Ancestry and genealogy are explored in the Gothic in a number of ways, each of which emphasizes the tenuousness of the family tree:
- Many Gothic tales are spun around the fallout that occurs when the family line has been broken. In Castle of Otranto the inheriting son's death triggers Manfred's tyranny. In The Italian Ellena doesn't know her parentage, and isn't qualified to marry Vivaldi until it is revealed, so the romantic plot hinges on her genealogy. The appearance and reappearance of ancestors and inheritors (whether that reappearance is literal or figurative) creates a consistent and typically Gothic critique of the notion of familial inheritance as a reliable method for the transference of wealth or maintenance of status. After all, as Gothic narratives eagerly reveal, families serve as a breeding ground for lies and betrayal; and even when everyone is virtuous, the line can be broken by death or misfortune. Ancestors and inheritors come and go, and their comings and goings are never without the potential for disaster.
- The Gothic also emphatically demonstrates the fallibility of genealogy as a deciding factor in inheritance and marriage. In this way, the Gothic narrative is surprisingly closely aligned with the novels of manners and sentiment, tending to privilege middle-class bourgeois values over the antiquated courtly rules of the aristocracy. Samuel Richardson's Pamela for example, questions whether a lower class serving maid whose parents are farmworkers can be (albeit forcibly) elevated by marriage to an upper-class household, while Ann Radcliffe's Italian asks the same question about Ellena Rosalba, an unknown girl who supports herself and her aunt by working as a seamstress. The difference between the Gothic and the novel of manners, however, is that Richardson's characters' genealogy is revealed from the very beginning. Radcliffe, in helping to originate the Gothic aesthetic, obscures Ellena's heritage until the end. Both Ellena and Pamela diligently attempt to protect their virtue as their fates are decided, suggesting that the value of individual perseverance is advanced above the value of genealogy in both milieux.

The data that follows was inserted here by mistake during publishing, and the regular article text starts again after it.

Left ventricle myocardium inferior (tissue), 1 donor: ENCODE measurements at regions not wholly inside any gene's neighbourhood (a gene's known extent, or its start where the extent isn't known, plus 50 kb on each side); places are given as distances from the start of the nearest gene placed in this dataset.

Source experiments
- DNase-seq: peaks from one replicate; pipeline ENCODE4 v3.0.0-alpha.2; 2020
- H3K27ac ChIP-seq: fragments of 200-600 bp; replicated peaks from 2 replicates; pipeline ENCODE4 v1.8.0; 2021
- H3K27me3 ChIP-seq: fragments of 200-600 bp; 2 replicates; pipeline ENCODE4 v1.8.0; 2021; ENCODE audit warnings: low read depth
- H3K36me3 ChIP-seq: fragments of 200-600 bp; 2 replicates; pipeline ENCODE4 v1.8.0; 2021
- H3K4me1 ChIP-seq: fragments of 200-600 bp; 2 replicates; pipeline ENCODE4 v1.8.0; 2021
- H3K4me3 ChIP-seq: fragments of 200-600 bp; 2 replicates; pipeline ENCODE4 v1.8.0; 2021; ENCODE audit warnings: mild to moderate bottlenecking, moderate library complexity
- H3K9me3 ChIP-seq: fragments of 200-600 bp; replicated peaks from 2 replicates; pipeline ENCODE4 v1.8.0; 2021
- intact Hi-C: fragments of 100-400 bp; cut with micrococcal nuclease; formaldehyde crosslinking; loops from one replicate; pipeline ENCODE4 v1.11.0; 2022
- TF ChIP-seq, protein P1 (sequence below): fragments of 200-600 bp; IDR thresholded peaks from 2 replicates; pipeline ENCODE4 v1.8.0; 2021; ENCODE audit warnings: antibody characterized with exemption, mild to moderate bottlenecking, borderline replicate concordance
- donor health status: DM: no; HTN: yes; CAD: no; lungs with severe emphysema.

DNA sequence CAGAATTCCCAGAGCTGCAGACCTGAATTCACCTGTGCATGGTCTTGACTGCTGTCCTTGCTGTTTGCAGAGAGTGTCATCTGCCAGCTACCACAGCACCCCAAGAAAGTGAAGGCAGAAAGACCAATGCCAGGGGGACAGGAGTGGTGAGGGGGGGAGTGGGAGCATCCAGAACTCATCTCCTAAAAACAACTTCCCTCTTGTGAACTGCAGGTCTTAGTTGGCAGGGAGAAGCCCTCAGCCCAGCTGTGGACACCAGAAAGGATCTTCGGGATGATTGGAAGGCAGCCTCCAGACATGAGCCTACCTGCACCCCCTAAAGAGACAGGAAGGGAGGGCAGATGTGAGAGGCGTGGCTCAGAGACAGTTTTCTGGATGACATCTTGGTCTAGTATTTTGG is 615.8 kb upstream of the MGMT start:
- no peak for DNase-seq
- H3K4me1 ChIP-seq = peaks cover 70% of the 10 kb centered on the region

- In some Gothic narratives, genealogy is problematic because it lends itself to the preservation of long-held feuding which can then be complicated by matters of the bedchamber. In the case of the chapbook Oakcliffe Hall, nearly the whole family is killed in order to preserve the secret of Arthur's parentage, since he was conceived in defiance of the ancient family hatred. This is, perhaps, another example the Gothic writer working to reveal the folly of the aristocracy's chivalrous notions in light of enlightened modern thought.
Courtesy of Wendy Fall, Marquette University
Kelly, G.. "Social Conflict, Nation and Empire: From Gothicism to Romantic Orientalism." ARIEL: A Review of International English Literature, North America, 20, apr. 1989. Available at: